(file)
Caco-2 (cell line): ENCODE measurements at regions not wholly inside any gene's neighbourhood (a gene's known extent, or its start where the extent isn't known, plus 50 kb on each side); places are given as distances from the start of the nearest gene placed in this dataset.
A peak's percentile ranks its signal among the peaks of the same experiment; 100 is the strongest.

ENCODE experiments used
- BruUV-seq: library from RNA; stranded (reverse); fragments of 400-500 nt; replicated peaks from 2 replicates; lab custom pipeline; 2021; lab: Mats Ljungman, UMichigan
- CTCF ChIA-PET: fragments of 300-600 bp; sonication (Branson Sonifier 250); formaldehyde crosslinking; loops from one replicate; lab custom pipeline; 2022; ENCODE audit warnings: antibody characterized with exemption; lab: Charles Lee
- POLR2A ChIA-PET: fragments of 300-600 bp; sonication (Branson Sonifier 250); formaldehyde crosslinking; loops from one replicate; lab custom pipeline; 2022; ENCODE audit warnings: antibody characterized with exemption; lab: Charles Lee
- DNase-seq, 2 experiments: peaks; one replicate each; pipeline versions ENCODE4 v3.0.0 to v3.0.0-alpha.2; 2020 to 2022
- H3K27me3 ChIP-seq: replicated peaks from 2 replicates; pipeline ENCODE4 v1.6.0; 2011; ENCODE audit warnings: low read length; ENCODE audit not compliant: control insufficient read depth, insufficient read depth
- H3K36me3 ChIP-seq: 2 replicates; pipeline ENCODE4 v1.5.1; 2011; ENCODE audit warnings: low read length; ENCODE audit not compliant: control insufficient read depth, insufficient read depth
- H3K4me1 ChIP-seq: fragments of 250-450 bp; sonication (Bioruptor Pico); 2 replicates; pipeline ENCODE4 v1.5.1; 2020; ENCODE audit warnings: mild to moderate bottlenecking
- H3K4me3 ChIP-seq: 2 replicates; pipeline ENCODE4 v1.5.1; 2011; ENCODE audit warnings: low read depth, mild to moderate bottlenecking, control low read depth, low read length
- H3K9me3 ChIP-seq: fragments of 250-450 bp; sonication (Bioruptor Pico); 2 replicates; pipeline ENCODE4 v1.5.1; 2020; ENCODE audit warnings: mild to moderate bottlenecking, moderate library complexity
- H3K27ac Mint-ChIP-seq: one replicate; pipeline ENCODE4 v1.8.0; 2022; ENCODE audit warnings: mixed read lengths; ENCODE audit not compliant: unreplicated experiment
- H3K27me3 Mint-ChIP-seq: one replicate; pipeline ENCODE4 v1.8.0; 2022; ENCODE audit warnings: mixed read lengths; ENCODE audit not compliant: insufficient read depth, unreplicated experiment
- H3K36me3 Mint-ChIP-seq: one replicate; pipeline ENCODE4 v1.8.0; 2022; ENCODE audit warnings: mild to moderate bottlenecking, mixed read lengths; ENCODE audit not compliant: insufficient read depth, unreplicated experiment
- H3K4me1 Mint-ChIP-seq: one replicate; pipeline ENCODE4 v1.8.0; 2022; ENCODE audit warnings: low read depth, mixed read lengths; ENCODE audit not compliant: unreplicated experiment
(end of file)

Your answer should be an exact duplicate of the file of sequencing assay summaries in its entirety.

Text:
Caco-2 (cell line): ENCODE measurements at regions not wholly inside any gene's neighbourhood (a gene's known extent, or its start where the extent isn't known, plus 50 kb on each side); places are given as distances from the start of the nearest gene placed in this dataset.
A peak's percentile ranks its signal among the peaks of the same experiment; 100 is the strongest.

ENCODE experiments used
- BruUV-seq: library from RNA; stranded (reverse); fragments of 400-500 nt; replicated peaks from 2 replicates; lab custom pipeline; 2021; lab: Mats Ljungman, UMichigan
- CTCF ChIA-PET: fragments of 300-600 bp; sonication (Branson Sonifier 250); formaldehyde crosslinking; loops from one replicate; lab custom pipeline; 2022; ENCODE audit warnings: antibody characterized with exemption; lab: Charles Lee
- POLR2A ChIA-PET: fragments of 300-600 bp; sonication (Branson Sonifier 250); formaldehyde crosslinking; loops from one replicate; lab custom pipeline; 2022; ENCODE audit warnings: antibody characterized with exemption; lab: Charles Lee
- DNase-seq, 2 experiments: peaks; one replicate each; pipeline versions ENCODE4 v3.0.0 to v3.0.0-alpha.2; 2020 to 2022
- H3K27me3 ChIP-seq: replicated peaks from 2 replicates; pipeline ENCODE4 v1.6.0; 2011; ENCODE audit warnings: low read length; ENCODE audit not compliant: control insufficient read depth, insufficient read depth
- H3K36me3 ChIP-seq: 2 replicates; pipeline ENCODE4 v1.5.1; 2011; ENCODE audit warnings: low read length; ENCODE audit not compliant: control insufficient read depth, insufficient read depth
- H3K4me1 ChIP-seq: fragments of 250-450 bp; sonication (Bioruptor Pico); 2 replicates; pipeline ENCODE4 v1.5.1; 2020; ENCODE audit warnings: mild to moderate bottlenecking
- H3K4me3 ChIP-seq: 2 replicates; pipeline ENCODE4 v1.5.1; 2011; ENCODE audit warnings: low read depth, mild to moderate bottlenecking, control low read depth, low read length
- H3K9me3 ChIP-seq: fragments of 250-450 bp; sonication (Bioruptor Pico); 2 replicates; pipeline ENCODE4 v1.5.1; 2020; ENCODE audit warnings: mild to moderate bottlenecking, moderate library complexity
- H3K27ac Mint-ChIP-seq: one replicate; pipeline ENCODE4 v1.8.0; 2022; ENCODE audit warnings: mixed read lengths; ENCODE audit not compliant: unreplicated experiment
- H3K27me3 Mint-ChIP-seq: one replicate; pipeline ENCODE4 v1.8.0; 2022; ENCODE audit warnings: mixed read lengths; ENCODE audit not compliant: insufficient read depth, unreplicated experiment
- H3K36me3 Mint-ChIP-seq: one replicate; pipeline ENCODE4 v1.8.0; 2022; ENCODE audit warnings: mild to moderate bottlenecking, mixed read lengths; ENCODE audit not compliant: insufficient read depth, unreplicated experiment
- H3K4me1 Mint-ChIP-seq: one replicate; pipeline ENCODE4 v1.8.0; 2022; ENCODE audit warnings: low read depth, mixed read lengths; ENCODE audit not compliant: unreplicated experiment